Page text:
Municipalities and approving officers

The Environmental Management Act (EMA) and Contaminated Sites Regulation (CSR) assign the following administrative duties to municipalities and approving officers in relation to site disclosure statements. A municipality or approving officer must complete their assessment, forwarding and notification duties within 15 days of receiving a site disclosure statement.

 

Assessing site disclosure statements

There are two steps to assessing a site disclosure statement.

  1. Determine if the site disclosure statement is legally required
    • If there are no specified Schedule 2 uses noted in Section III of the site disclosure statement, or an exemption listed in CSR section 4 applies (see Section V of the form), the form is not legally required and is not submitted to the registrar. It may be returned to the applicant or retained by the municipality or approving officer for their records. No further action is required
    • As described by Section 3.5 of the CSR a municipality or approving officer can request a person applying for or otherwise seeking approval of a matter referred to in Section 40 (1) of the Act to provide the information required by a site disclosure statement even though the person is not required under EMA to provide a site disclosure statement.
  2. If the site disclosure statement is legally required, determine if it is satisfactorily completed
    • The current version of the site disclosure statement must be used and completed legibly
      Site disclosure statement (PDF, 143 KB)
    • Ensure all sections of the form are complete and the form is signed. Instructions and expectations for an applicant completing a site disclosure statement are provided on the site identification webpage.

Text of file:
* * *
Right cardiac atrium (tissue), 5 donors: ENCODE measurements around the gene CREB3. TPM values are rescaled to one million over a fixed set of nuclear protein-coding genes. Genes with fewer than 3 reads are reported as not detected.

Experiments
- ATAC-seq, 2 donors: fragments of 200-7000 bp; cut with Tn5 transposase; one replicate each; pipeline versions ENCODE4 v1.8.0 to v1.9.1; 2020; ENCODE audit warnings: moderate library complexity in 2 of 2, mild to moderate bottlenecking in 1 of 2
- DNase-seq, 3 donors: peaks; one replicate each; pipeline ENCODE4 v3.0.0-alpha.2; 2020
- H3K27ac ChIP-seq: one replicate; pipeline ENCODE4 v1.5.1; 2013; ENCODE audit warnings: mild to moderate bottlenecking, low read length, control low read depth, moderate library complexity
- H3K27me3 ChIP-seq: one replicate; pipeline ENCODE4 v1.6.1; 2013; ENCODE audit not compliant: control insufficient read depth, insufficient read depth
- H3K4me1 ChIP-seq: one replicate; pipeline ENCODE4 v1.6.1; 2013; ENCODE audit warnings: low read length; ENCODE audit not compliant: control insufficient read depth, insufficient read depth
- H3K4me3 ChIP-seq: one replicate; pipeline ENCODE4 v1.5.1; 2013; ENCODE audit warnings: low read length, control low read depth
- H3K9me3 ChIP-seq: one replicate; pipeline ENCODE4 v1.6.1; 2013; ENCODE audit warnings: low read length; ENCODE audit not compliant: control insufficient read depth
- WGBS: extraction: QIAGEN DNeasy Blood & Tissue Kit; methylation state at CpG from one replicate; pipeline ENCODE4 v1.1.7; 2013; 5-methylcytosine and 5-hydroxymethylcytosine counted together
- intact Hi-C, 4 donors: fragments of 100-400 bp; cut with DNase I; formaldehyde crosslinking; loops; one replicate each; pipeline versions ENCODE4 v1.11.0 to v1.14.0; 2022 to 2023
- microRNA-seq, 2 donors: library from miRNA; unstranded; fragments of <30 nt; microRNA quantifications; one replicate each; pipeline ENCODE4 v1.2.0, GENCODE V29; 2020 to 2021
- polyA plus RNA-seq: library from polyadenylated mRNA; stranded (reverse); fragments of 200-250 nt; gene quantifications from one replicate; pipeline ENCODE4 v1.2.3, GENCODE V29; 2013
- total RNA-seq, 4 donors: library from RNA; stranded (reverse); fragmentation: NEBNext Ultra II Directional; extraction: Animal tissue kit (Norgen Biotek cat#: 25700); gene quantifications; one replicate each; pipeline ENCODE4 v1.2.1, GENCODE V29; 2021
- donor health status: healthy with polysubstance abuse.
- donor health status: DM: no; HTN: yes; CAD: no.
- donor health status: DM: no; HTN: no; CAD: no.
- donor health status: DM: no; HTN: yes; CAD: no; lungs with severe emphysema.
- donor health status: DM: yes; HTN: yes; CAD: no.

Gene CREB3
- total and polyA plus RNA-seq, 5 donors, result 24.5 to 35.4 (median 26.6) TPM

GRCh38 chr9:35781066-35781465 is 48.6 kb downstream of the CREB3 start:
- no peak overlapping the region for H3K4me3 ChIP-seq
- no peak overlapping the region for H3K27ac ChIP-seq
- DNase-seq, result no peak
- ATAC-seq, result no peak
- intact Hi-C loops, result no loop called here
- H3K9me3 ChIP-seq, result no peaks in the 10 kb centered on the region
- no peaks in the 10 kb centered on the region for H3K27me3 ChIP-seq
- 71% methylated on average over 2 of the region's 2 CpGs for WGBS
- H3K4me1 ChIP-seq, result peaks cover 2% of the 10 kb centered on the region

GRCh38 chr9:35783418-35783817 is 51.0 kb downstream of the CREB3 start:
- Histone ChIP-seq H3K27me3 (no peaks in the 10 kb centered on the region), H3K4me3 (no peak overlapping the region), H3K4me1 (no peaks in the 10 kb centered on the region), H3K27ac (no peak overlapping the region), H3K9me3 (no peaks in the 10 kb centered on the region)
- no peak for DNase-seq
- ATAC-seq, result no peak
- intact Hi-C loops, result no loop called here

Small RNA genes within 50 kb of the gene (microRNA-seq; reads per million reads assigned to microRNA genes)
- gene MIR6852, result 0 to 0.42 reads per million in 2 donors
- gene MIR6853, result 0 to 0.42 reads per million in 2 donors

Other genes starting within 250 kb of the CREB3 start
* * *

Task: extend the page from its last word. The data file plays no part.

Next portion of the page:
The owner or operator who signed the site disclosure statement is responsible for the accuracy of the responses on the form. The municipality or approving officer has no duty to conduct a search of its own records for the purposes of assessing a site disclosure statement, although they may wish to do so.

Approving authority contact info

The municipality or approving officer must complete this section of the site disclosure statement before submitting it to the registrar. The reason(s) for submission must also be checked.

Incomplete site disclosure statements submitted to the registrar will be returned to the municipality or approving officer for follow up.

Managing disagreements

Although there is no duty for a municipality or approving officer to conduct a search of its records, there may be situations where the municipality or approving officer disagrees with the information provided on a site disclosure statement because it is inconsistent with the knowledge or information possessed by the municipality or approving officer.

In these instances, the ministry expects the municipality or approving officer to work with the applicant to resolve the dispute.  If a resolution cannot be achieved independently, please contact the ministry at siteID@gov.bc.ca for further advice.

A site disclosure statement is only forwarded to the registrar if:

  • there is at least one Schedule 2 use list in Section III
  • the site disclosure statement is assessed as satisfactorily complete
  • no exemptions apply to the application

Forward the site disclosure statement to the registrar at siteID@gov.bc.ca.

Notify the applicant if the site disclosure statement is either incomplete or has been forwarded to the registrar. For incomplete submissions, if the site disclosure statement is resubmitted, the processing time of 15 days is reset to day one. 

 

How to apply an exemption

Exemptions from the requirement to submit a site disclosure statement are provided in Section 4 of the CSR. They are applied after a triggering action occurs at a site with a history of specified Schedule 2 uses. The use of an exemption is not approved by the ministry; it is up to the applicant to demonstrate to the municipality or approving officer that an exemption applies.